WALLEYE The 2013 walleye catch rate of 0.7 per gill net equaled the lowest observed catch rate of walleye in Sisseton Lake (0.7 per gill net in 2001). Historically, catch rates have varied from 0.7 per gill net in 2001 and 2013 to 4.0 per gill net in 2005, and have averaged 2.4 per gill net since 1984. The 2013 trap net catch rate of walleyes (1.6 per trap net) was high when compared to similar lakes, suggesting that walleyes may be more abundant than the gill nets indicated. Size structure of walleyes was small, as walleyes ranged from 12.5 to 18.5 inches and averaged 14.3 inches, with 77 percent being less than 15 inches in length. Various stocking strategies for walleye have been tried in Sisseton Lake with varying degrees of success. Walleye fry stocking has been tried sporadically throughout the history of management on Sisseton Lake, but has been mostly ineffective. Fingerling stocking appears to be the most successful strategy, likely because the walleye fingerlings have attained a size at which they are not vulnerable to predation by crappies and bluegills.

BLUEGILL Historically, bluegill catch rates in Sisseton Lake have been low. Bluegill catch rates have ranged from 0.9 per trap net in 1993 to 19.5 per trap net in 1984 and have averaged 6.5 per trap net since 1984. The 2013 catch rate (4.4 per trap net) was slightly below average and lower than the expected range of catch rates (7.5 to 62.5 per trap net) for similar lakes, but was nearly double the catch rate observed in 2005 (2.6 per trap net). Size structure of bluegills was decent as bluegills ranged in length from 3.6 to 8.7 inches and averaged 6.4 inches. Slightly over half of the bluegills sampled were greater than 7.0 inches in length. Bluegills typically do well in lakes that are relatively clear and have abundant aquatic vegetation. Sisseton Lake's turbid water and lack of aquatic vegetation may be preventing the bluegill population from attaining an abundance that is more characteristic of lakes like Sisseton.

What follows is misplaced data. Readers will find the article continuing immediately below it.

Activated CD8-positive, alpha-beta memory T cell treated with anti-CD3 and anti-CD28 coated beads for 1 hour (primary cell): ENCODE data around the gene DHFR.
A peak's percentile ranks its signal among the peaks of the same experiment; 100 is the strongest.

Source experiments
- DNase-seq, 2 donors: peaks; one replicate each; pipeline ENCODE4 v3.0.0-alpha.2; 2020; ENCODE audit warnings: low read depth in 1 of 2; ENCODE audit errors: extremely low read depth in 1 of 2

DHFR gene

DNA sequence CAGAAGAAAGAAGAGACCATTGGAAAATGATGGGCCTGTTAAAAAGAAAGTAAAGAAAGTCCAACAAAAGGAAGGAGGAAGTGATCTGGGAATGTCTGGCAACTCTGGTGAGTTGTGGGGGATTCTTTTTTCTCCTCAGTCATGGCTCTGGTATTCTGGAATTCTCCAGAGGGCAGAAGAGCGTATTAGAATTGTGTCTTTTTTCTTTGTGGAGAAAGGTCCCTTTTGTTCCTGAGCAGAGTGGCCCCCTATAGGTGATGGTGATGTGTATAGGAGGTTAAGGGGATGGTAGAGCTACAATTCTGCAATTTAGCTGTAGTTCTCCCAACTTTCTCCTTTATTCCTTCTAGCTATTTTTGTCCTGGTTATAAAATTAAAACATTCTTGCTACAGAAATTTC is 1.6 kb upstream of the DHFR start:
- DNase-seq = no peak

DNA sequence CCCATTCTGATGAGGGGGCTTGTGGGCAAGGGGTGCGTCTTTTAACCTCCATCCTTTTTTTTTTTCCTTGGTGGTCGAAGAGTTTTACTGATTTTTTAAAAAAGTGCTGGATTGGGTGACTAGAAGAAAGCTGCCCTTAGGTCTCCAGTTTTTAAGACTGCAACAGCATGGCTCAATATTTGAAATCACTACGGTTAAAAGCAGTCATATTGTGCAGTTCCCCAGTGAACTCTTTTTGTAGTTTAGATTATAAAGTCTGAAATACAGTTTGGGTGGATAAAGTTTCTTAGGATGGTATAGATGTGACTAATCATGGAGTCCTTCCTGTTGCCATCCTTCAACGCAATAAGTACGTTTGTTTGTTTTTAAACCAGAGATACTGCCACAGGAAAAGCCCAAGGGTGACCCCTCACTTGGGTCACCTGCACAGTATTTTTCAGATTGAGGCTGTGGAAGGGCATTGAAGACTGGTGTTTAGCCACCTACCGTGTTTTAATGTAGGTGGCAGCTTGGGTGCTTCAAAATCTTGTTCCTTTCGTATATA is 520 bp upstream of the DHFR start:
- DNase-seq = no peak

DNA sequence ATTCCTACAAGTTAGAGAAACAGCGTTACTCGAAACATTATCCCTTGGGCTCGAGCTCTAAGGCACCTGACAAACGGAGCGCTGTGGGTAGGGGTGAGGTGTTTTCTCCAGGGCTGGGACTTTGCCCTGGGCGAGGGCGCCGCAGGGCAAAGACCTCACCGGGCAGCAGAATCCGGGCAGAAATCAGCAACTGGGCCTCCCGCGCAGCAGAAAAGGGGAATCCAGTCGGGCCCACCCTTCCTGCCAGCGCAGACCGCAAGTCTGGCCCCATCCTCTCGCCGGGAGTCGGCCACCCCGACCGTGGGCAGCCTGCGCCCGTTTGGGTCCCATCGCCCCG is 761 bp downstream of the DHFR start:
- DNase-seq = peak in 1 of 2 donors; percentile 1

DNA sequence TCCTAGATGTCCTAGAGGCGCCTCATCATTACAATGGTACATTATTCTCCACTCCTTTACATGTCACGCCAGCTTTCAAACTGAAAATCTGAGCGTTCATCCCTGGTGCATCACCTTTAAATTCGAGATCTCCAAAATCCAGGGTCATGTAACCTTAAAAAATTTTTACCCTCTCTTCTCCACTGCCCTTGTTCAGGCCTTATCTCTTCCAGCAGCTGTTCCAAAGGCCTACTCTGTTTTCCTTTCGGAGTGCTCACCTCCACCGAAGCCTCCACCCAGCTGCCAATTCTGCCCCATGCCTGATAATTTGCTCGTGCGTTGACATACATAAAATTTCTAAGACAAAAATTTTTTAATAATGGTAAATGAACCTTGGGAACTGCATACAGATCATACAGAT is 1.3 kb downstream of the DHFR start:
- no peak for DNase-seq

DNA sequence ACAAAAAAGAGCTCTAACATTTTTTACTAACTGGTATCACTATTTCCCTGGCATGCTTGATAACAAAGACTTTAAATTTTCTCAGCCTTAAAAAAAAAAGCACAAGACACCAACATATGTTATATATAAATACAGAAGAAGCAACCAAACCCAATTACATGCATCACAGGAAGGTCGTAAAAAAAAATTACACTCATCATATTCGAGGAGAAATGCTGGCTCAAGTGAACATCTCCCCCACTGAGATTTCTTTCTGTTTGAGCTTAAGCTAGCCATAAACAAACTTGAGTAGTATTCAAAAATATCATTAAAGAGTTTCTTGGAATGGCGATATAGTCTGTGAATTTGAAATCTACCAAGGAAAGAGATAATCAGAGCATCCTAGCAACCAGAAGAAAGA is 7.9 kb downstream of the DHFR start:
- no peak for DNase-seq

YELLOW PERCH Yellow perch abundance has steadily declined since surveys began in 1984, going from a high of 79.0 per gill net in 1984 to a low of 3.0 per gill net in 2005 and averaging 26.8 per gill net. In 2013, yellow perch were captured at a rate of 7.7 per gill net, which is within the expected range of catch rates (2.0 to 27.9 per gill net) for similar lakes, and up from the 2005 catch rate of 3.0 per gill net. Size structure of yellow perch was decent as lengths ranged from 7.1 to 11.0 inches and averaged 8.9 inches. Sixty-five percent of yellow perch captured were greater than 8 inches in length.